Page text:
by Anmol AhujaJul 30, 2021
“The wood makes the whisky” is an adage to abide by at Gordon & MacPhail, legendary whisky creators and pioneers in long term whisky maturation from Scotland. Throughout decades of its history in making the spirit and oak meet in a process of graceful ageing and perseverant maturation for the alcohol, nay, art, to meet the tongues of connoisseurs and leave an unforgettable, woody taste, Gordon & MacPhail has matched its own bespoke casks with spirit from over 100 Scottish distilleries. Their current revelation in the world of spirits is an enviously limited edition whisky, recently bottled after being stored in its mahogany cask for 80 years. Proudly endowed with the title of the world’s oldest single malt Scotch, Gordon & MacPhail’s near historic release hails from the Glenlivet Distillery and is part of the Scottish company’s ‘Generations’ range, signifying the many decades these whiskies have been left to mature, and the generations of family ownership of Gordon & MacPhail. To match the iconicity of the release, and to lead the design of an artistic partnership born out of shared values, Gordon & MacPhail commissioned Sir David Adjaye, OBE, to design the ‘shell’ in which the elixir would be made available to patrons.
“Oak is a primary material, produced from the planet,” explains David Adjaye in an official release. “I appreciate its preciousness as an integral part of the whisky-making process. I wanted to create a design that pays tribute to the role oak plays in transforming liquid into an elixir with almost magical properties”, he continues, explaining how themes of artistry and legacy, and how their manifestations in oak and whisky influenced his designs of the decanter, pavilion, and tumblers he designed for the historic whisky production. The designs follow a recurrent creative theme, ‘Artistry in Oak’, that pays tribute and stands testament to this rather inimitable fusion of oak and alcohol, carefully nurtured by four generations of the family that owns Gordon & MacPhail, over a period of eight decades.
The first layer encasing the precious liquid is its tesseract-like decanter, carved of crystal, and jewel-like in appearance. Almost cubical in volume, the crystal decanter contains lenses along its four facial edges to lend focus on to the viscosity, texture, and especially the colour of the richly aged whisky. Almost monolithic in form, this container is designed to appear as if hewn from a single solid block of crystal. The lensed, curving core of the decanter needed to be individually hand blown by artisans at Glencairn Crystal Studio, another Scottish family business dealing in ultra-premium decanters, leading to the creation of 250 70 cl. ultra-rare bottles of the even rare elixir, for sale by application among patrons. Rather poetically, Adjaye adds to the narrative by stating that “the gentle combination of liquid, weight and form invokes a sense of care, responsibility and slowness. As you pour, a sense of time fades and all that is understood is the preciousness of each drop."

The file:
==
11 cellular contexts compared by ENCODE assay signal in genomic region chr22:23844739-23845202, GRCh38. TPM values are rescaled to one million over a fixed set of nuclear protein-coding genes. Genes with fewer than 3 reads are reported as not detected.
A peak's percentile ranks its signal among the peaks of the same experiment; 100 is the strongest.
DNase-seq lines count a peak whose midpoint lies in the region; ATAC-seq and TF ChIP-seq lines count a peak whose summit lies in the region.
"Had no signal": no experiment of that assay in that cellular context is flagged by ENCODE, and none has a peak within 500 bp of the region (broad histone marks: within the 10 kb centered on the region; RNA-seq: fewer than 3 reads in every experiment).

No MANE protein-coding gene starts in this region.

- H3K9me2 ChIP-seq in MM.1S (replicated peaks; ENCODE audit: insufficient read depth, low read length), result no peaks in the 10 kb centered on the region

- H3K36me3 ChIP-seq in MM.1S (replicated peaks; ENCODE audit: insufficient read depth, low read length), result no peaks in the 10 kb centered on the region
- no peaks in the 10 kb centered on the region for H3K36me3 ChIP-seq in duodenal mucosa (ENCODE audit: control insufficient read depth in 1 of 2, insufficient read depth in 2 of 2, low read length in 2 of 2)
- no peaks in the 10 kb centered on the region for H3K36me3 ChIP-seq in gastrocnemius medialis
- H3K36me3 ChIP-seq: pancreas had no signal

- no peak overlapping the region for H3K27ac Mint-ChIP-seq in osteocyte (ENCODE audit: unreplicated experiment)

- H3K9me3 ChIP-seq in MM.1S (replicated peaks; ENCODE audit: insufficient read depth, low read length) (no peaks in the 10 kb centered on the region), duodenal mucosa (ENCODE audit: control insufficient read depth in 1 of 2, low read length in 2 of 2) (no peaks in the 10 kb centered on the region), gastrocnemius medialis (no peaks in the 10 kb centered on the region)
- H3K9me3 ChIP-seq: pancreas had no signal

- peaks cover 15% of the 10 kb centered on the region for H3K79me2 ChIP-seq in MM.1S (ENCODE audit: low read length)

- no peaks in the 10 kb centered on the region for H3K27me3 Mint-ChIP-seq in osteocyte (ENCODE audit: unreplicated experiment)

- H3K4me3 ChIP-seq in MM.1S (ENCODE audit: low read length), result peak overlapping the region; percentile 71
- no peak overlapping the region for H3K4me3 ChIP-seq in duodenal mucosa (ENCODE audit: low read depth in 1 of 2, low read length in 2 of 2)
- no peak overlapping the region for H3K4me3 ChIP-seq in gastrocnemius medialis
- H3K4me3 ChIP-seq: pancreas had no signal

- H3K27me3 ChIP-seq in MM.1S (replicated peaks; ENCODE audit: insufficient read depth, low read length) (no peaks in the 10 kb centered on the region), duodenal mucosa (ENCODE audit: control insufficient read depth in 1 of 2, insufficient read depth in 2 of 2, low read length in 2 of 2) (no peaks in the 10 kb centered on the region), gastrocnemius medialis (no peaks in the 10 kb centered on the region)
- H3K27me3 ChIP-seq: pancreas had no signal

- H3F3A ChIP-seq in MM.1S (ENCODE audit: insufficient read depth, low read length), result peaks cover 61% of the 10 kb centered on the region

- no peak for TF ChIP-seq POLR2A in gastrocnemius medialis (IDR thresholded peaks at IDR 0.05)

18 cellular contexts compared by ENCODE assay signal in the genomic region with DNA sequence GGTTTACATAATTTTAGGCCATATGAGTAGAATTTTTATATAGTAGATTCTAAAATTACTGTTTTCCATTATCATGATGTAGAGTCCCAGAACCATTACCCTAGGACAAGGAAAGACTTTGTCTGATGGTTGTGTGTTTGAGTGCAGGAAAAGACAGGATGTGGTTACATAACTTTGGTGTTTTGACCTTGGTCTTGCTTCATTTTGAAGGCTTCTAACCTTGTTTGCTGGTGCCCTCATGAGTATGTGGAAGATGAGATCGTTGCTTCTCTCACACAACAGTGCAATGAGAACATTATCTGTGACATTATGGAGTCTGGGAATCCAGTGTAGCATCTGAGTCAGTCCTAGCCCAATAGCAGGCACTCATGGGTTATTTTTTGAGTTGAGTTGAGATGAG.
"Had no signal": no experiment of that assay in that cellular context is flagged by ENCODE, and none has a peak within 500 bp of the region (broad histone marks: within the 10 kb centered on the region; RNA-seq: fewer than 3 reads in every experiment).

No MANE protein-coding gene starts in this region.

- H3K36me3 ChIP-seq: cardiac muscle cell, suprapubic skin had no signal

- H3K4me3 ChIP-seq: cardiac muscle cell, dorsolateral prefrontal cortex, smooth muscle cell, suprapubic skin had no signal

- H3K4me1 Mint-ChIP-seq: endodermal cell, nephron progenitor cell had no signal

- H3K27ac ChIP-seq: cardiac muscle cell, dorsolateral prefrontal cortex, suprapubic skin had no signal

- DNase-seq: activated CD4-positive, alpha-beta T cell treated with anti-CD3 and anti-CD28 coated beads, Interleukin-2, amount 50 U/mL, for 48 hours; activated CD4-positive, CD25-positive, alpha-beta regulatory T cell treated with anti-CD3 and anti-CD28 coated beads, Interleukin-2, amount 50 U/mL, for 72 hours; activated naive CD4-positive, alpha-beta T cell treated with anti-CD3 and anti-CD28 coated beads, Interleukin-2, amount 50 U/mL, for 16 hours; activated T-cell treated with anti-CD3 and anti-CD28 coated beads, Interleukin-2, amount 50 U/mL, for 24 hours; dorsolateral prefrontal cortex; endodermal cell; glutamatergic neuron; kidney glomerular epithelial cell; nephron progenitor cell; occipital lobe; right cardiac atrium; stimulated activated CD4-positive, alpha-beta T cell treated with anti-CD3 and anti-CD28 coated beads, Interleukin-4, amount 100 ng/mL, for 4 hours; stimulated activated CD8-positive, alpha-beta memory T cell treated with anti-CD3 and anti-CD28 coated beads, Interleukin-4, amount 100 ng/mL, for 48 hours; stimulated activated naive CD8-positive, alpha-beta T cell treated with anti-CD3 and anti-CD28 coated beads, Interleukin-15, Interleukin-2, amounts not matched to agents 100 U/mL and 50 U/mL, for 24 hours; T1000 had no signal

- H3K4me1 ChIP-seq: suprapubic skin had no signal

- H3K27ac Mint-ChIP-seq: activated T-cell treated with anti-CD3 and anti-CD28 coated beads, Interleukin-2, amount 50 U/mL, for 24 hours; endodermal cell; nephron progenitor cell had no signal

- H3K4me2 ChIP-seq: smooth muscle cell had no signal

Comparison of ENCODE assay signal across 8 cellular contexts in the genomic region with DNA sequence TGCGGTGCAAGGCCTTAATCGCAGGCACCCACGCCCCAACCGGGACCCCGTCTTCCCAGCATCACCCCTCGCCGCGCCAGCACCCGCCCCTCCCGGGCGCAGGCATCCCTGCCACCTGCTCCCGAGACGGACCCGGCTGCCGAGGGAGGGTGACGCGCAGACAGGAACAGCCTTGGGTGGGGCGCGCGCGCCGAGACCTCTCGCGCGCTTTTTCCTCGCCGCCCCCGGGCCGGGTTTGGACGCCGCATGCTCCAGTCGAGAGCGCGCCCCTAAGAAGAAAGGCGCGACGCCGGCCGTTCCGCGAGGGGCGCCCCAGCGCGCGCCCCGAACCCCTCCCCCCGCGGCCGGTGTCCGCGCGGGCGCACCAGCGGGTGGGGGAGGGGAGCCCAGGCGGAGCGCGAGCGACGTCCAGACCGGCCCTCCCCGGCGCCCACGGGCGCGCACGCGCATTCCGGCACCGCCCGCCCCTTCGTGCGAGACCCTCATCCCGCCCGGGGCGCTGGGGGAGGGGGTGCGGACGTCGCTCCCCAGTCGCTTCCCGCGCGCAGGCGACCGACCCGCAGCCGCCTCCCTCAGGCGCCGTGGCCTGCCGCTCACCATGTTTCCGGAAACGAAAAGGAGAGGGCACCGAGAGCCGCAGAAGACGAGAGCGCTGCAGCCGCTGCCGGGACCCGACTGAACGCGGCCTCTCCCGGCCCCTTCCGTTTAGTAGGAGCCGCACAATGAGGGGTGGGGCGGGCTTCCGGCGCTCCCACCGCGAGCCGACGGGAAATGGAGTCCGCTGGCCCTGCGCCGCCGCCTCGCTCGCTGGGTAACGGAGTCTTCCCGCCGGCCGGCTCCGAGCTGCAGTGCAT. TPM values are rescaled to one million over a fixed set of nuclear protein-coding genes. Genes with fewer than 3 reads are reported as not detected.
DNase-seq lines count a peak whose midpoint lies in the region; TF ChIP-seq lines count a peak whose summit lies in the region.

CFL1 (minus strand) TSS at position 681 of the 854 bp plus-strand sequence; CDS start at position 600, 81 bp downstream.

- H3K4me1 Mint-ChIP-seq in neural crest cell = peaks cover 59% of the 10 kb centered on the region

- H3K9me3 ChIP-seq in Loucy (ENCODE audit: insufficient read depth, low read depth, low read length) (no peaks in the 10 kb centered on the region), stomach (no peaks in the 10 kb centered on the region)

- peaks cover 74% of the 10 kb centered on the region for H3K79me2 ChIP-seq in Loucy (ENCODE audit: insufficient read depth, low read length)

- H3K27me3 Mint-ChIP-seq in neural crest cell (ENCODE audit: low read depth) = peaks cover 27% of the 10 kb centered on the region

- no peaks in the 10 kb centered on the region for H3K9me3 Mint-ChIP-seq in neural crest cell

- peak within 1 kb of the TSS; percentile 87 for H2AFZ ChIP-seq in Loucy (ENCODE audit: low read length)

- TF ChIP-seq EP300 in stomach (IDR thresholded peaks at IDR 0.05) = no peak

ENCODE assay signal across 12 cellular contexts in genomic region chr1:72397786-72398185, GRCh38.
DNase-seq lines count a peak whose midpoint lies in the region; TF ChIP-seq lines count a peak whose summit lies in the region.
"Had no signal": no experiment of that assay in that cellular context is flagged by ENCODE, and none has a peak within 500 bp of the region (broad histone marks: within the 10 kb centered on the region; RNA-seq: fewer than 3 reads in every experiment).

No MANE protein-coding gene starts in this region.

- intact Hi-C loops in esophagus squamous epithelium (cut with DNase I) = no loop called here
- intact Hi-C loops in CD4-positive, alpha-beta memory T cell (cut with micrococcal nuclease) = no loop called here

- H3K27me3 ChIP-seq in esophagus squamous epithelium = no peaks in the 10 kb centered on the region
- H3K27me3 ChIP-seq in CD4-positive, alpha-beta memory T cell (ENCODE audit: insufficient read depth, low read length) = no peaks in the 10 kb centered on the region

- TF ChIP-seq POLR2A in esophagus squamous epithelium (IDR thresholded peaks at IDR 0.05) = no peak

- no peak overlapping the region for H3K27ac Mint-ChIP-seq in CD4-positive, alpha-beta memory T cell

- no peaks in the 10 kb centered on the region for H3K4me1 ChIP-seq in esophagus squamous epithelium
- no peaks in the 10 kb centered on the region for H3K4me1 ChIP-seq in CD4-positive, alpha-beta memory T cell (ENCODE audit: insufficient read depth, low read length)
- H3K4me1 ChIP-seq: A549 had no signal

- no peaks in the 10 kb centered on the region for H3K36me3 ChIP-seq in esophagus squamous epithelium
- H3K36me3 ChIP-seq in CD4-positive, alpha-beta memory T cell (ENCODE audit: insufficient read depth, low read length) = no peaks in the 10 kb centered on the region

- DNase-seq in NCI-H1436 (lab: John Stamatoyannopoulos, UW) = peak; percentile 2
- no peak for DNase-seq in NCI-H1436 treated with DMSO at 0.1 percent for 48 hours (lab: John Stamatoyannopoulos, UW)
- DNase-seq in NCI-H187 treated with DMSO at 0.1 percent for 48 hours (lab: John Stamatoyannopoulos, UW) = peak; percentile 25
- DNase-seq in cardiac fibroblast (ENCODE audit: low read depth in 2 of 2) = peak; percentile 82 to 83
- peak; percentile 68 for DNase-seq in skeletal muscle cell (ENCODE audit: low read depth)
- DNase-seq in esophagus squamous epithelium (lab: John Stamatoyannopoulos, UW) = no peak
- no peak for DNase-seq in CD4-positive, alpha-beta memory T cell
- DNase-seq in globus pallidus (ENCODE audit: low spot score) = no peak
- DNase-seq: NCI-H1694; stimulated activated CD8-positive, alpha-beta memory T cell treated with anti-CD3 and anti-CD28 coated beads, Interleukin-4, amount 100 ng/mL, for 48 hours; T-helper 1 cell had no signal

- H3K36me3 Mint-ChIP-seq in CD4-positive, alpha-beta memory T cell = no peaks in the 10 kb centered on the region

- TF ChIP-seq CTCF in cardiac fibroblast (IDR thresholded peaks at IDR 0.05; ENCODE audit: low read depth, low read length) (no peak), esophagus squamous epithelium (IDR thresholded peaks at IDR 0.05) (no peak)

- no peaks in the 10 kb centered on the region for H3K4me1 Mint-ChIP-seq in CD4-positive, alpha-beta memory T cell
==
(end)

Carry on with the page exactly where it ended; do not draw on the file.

Synonymous to the whisky being encased and aged in an oak cask, no. 340 for Gordon & MacPhail, the whiskey and decanter too is encased in a pavilion made entirely of hard wearing oak with a smooth finish and refined detailing. Stylishly so, the oak pavilion has delicate, minimal engravings of the number ‘80’ and various collaborators on the project. Resembling a cage-like enclosure, the wooden slats occur at a fixed distance so as to slide across each other seamlessly to reveal the jewel-like decanter within. Hand-made by the craftspeople at Wardour Workshops in Dorset, south-west England, the wood for the pavilion was also sustainably sourced from forests within five miles of the workshop.
Impressively enough, Adjaye’s design, elegant and oozing sophistication, manages to incorporate an element of natural inspiration and earthy ingenuity into the rare, interesting design narrative. A dichotomous relationship between light and shadow is described as a pivotal moment in the flow of the design narrative, and the rather ceremonial ‘unboxing’ of the whisky and its casing. The very delicate process is intended to emulate the tyndall’ing of sunlight though oak trees in a natural forest setting, as light is refracted through the opened casing and the inwardly scooped decanter.
With words as evocative as the supple imagery of a morning in that forest, Charlie MacLean, Scotland’s leading whisky writer, described the elixir as “vibrant and wholly satisfying”, and the rare whisky’s palate as that with a slightly oily texture, lightly sweet to start with hints of dates, salted plums, figs, traces of dry Oloroso Sherry, heading towards a lengthy menthol finish.
Name: Gordon & MacPhail Generations 80YO from Glenlivet Distillery
Designer for decanter and pavilion: Sir David Adjaye, OBE
Distilled: February 03, 1940
Bottled: February 05, 2020
ABV (Alcohol By Volume): 44.9%
Cask Number: 340
Cask Type: First-fill Sherry butt